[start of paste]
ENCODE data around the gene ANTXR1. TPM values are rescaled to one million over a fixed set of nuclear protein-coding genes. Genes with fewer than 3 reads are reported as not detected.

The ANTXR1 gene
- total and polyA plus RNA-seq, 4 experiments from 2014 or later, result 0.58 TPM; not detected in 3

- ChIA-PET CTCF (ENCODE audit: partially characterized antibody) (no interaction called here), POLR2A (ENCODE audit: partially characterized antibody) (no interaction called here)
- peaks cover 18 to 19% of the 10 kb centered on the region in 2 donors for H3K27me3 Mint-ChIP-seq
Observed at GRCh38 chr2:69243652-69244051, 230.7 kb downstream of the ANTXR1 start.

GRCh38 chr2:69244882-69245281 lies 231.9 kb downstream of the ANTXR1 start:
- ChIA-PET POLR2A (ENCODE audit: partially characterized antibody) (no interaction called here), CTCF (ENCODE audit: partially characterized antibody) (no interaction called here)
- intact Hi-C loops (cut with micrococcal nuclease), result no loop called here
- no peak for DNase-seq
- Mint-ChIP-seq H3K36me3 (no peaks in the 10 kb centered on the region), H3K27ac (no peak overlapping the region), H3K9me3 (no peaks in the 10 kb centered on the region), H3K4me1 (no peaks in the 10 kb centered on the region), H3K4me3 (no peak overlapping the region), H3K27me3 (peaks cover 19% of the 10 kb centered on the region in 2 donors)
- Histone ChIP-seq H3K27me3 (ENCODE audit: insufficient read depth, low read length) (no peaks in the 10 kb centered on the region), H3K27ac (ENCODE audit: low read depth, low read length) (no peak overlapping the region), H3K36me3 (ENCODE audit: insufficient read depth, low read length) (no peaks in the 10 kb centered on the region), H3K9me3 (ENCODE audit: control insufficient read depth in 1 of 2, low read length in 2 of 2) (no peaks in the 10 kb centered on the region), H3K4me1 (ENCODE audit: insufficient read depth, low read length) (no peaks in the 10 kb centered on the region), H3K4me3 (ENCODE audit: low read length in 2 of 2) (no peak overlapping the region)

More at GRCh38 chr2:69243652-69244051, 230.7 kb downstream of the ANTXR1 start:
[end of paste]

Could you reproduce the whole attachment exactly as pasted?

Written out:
ENCODE data around the gene ANTXR1. TPM values are rescaled to one million over a fixed set of nuclear protein-coding genes. Genes with fewer than 3 reads are reported as not detected.

The ANTXR1 gene
- total and polyA plus RNA-seq, 4 experiments from 2014 or later, result 0.58 TPM; not detected in 3

- ChIA-PET CTCF (ENCODE audit: partially characterized antibody) (no interaction called here), POLR2A (ENCODE audit: partially characterized antibody) (no interaction called here)
- peaks cover 18 to 19% of the 10 kb centered on the region in 2 donors for H3K27me3 Mint-ChIP-seq
Observed at GRCh38 chr2:69243652-69244051, 230.7 kb downstream of the ANTXR1 start.

GRCh38 chr2:69244882-69245281 lies 231.9 kb downstream of the ANTXR1 start:
- ChIA-PET POLR2A (ENCODE audit: partially characterized antibody) (no interaction called here), CTCF (ENCODE audit: partially characterized antibody) (no interaction called here)
- intact Hi-C loops (cut with micrococcal nuclease), result no loop called here
- no peak for DNase-seq
- Mint-ChIP-seq H3K36me3 (no peaks in the 10 kb centered on the region), H3K27ac (no peak overlapping the region), H3K9me3 (no peaks in the 10 kb centered on the region), H3K4me1 (no peaks in the 10 kb centered on the region), H3K4me3 (no peak overlapping the region), H3K27me3 (peaks cover 19% of the 10 kb centered on the region in 2 donors)
- Histone ChIP-seq H3K27me3 (ENCODE audit: insufficient read depth, low read length) (no peaks in the 10 kb centered on the region), H3K27ac (ENCODE audit: low read depth, low read length) (no peak overlapping the region), H3K36me3 (ENCODE audit: insufficient read depth, low read length) (no peaks in the 10 kb centered on the region), H3K9me3 (ENCODE audit: control insufficient read depth in 1 of 2, low read length in 2 of 2) (no peaks in the 10 kb centered on the region), H3K4me1 (ENCODE audit: insufficient read depth, low read length) (no peaks in the 10 kb centered on the region), H3K4me3 (ENCODE audit: low read length in 2 of 2) (no peak overlapping the region)

More at GRCh38 chr2:69243652-69244051, 230.7 kb downstream of the ANTXR1 start: